residential waste

2015 Residential Waste Diversion Rates & Long Term Waste Management Strategy

The city has completed its Long Term Waste Management Strategy (LTWMS) – and it was unanimously supported at my Public Works meeting this June.

This Strategy is going to guide Toronto’s waste management plans for the next 30 to 50 years. A key part of the plan focuses on leveraging our existing, internationally renowned waste management programs to reduce waste and increase diversion.

The LTWMS recommits the city to a 70 percent waste diversion target – and we have a lot of work ahead to reach that goal. Last year, our overall residential waste diversion rate was 52% – that actually brings us back down to our 2012 rate.

In light of the recently passed Waste-Free Ontario Act, I believe Toronto should strive to do even better – let’s make our city the first “Zero Waste” municipality in the Province of Ontario!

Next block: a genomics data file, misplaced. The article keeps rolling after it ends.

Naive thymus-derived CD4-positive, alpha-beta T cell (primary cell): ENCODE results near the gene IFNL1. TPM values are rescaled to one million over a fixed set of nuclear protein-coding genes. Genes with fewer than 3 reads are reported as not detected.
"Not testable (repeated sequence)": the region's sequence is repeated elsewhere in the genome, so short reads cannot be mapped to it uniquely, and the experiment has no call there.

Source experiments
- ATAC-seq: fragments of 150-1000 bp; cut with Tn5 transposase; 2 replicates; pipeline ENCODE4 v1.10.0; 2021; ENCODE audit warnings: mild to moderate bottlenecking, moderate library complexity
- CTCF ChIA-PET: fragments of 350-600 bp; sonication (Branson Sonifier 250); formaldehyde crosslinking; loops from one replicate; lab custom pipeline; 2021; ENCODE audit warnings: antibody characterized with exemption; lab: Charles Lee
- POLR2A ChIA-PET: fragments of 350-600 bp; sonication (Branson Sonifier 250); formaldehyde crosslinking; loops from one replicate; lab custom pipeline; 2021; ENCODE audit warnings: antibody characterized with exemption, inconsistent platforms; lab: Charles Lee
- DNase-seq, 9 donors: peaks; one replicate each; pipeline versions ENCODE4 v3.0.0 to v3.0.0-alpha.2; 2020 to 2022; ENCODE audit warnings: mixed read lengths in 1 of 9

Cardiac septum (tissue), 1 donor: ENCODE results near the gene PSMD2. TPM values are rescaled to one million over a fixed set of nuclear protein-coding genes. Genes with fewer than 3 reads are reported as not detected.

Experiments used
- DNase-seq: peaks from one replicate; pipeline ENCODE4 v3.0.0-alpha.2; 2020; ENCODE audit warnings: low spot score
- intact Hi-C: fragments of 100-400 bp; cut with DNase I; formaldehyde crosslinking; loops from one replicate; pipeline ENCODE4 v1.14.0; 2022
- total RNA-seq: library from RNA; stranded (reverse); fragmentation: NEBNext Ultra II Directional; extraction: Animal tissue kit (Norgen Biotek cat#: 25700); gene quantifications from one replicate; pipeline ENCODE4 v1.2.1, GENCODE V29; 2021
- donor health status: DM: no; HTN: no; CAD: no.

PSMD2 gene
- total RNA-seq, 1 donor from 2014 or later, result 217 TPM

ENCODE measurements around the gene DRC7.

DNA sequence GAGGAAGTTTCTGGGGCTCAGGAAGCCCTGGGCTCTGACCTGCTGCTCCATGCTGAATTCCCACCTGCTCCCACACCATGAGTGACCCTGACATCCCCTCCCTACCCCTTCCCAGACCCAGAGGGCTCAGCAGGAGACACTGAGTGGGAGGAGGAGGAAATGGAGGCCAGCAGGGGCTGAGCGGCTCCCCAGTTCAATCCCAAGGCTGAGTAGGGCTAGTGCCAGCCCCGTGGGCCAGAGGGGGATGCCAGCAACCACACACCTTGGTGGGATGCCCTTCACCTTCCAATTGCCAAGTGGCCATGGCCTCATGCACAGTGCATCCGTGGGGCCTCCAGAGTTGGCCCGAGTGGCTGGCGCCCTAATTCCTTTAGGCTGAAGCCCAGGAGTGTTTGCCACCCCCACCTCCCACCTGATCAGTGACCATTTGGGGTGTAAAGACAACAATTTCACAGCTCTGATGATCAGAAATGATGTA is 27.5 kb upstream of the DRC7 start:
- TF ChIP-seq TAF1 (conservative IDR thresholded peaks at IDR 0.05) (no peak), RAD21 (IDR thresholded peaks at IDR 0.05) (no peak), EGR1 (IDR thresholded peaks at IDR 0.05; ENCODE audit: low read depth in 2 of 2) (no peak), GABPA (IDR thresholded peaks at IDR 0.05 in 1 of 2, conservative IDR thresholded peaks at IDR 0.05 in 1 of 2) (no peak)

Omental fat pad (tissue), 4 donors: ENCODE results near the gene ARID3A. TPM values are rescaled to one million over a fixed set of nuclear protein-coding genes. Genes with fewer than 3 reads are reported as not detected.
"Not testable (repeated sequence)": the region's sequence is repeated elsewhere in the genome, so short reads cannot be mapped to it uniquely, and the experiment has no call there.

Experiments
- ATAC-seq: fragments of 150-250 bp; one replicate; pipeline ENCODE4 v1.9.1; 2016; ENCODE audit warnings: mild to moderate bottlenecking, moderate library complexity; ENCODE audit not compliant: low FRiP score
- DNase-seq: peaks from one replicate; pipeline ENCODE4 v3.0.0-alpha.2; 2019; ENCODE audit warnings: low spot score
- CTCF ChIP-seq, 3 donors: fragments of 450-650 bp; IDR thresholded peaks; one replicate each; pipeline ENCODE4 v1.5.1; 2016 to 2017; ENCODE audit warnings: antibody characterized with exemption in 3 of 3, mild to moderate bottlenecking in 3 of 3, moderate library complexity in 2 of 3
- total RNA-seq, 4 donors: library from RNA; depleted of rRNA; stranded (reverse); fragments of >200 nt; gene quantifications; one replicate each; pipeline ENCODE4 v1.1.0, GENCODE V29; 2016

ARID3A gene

To get Toronto on the zero waste path, I moved a motion at the Public Works & Infrastructure Committee meeting directing staff develop a detailed plan and schedule to reach a target of zero organics found the garbage. Almost 40 percent of the 500,000 tonnes of residential garbage sent to landfill by the City of Toronto every year is organic material that should be put in the green bin.

I also directed staff to develop a plan to get green bins and recycling into all buildings, including apartment buildings. In 2015, multi-unit residential buildings had a waste diversion rate of 27 percent, compared to 65 percent in single family homes – that’s why we need to prioritize improving waste diversion in this sector.

These motions are great steps forward in moving the city towards zero waste.

Click here to read my motions.

You can also read the full, 100-page Long Term Waste Management Strategy here.